Stories, signals, and sense-making: how Business Intelligence becomes intelligent

Stories, Signals and Sense-making: how Business Intelligence becomes intelligent

Guest post by Donald Farmer, currently the principal of TreeHive Strategy and he previously led design and innovation teams at Microsoft and Qlik.

Ever since Business Intelligence emerged as a technical and commercial practice, the promise has been that the right information, delivered at the right time, in the right format would help us, as users, to make better decisions.

Sadly, that has rarely been the case. The classic formats of BI - dashboards and reports - have been useful for monitoring business, but seldom insightful enough for proactive decision making. BI has always been retrospective, looking back over data in the wake of events that have already occurred. The technology barely guides the all-too-human user, giving just the facts and leaving the most stressful work to you.

But surely we have Predictive Analytics? The very name describes its forward looking approach. Algorithms extract patterns, often deeply hidden, from existing data, and project those forward. Predictive Analytics successfully powers numerous business scenarios, calculating credit scores in finance, stock levels in manufacturing, special offers in retail and more.

So what is the problem? Simply that Predictive Analytics is still a specialised area, most often requiring tools that are not designed for regular business users. As a result, when algorithms and their outcomes have been integrated with BI, it is too often quite an effort for users to grasp the implications unfolding from the statistical methods involved.

Stories and Signals

The truth is, human beings are not wired for either static reports or statistical modelling.

Instead, we pay attention to, and remember, narratives which have direction and flow. We don’t represent the world internally in our minds as data structures and algorithms, but as stories which have structure and character, even when attending to abstract concepts. Just as a salesperson may struggle to meet their numbers, so stock prices struggle to pass through notional barriers. That’s a story, not an analysis.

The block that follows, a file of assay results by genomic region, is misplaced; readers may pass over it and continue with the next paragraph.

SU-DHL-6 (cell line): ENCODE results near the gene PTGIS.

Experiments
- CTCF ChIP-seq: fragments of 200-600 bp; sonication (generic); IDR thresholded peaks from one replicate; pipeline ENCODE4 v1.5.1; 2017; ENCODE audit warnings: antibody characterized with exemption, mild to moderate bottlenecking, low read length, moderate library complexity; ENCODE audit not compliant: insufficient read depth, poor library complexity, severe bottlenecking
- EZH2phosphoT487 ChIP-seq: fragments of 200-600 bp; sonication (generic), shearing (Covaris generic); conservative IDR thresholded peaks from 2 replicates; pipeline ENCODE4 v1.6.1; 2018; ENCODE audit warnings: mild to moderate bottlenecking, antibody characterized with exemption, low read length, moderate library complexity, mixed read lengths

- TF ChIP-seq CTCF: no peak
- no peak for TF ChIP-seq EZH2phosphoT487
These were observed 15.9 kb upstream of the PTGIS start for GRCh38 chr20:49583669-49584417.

But we’re also quick to notice new information, irregularity and warnings. Patterns and exceptions jump out at us with remarkable lucidity, as we evolved to detect predators literally doing so. We pay to attention to alerts and we are sensitive to changes in regular patterns.

The New Sense-Making

So how are we to make the best of these diverse styles of cognition in business decision making?

Fortunately, new technologies and techniques of visualisation, messaging, and machine learning, enable us to integrate the best of traditional Business Intelligence, Predictive Analytics and human sense-making. The task is to bring together, with a light touch and in a single environment, the various ways in which human cognition and machine analysis, usually regarded as separate techniques, can work together.

Firstly, users must be able to build Stories. Rather than just presenting results in a dry, static manner, it really helps if we can construct a narrative that flows from one observation to another, from doubts to decisions, supported by data and effective graphics. Users and their collaborators need to be able to drill into details, because you’ll find that good visualisations raise questions rather than just illustrate answers. And it’s important to do this in a far more interactive style than slide presentations. There is no good business question to which the answer is “more PowerPoint.”

Stories are great for communication and collaboration, but we also need to be alert to Signals that draw attention to changes in our situation. Predictive Analytics can indeed help here, but only if seamlessly integrated with our regular tools. Technology should work with our business knowledge, without requiring theoretical expertise, yet still picking up hidden qualities that we ourselves may not find in the volume and complexity of today’s business data.

A New Version of Business Intelligence

Yellowfin have pulled together many of these ideas in their new release. That this is version 8, tells you how such capabilities have evolved over time. There is a shift in the center of gravity towards more predictive insights; but there’s also solid experience, and an attention to design and practical business uses, which makes a real difference when integrating radical technologies with well-established BI techniques.

Existing users will find a system that is familiar, but more insightful and engaging, and simply so. New users will encounter a refreshing analytic experience, one that works with their natural sense-making in the ever-more-complex jungle of business data.

Of course, there is much more in this release than just these features. But I am personally pleased to see that the latest developments in Business Intelligence work so naturally, and so well, with the marvels of human intelligence.

Find out more about the innovative Yellowfin suite here.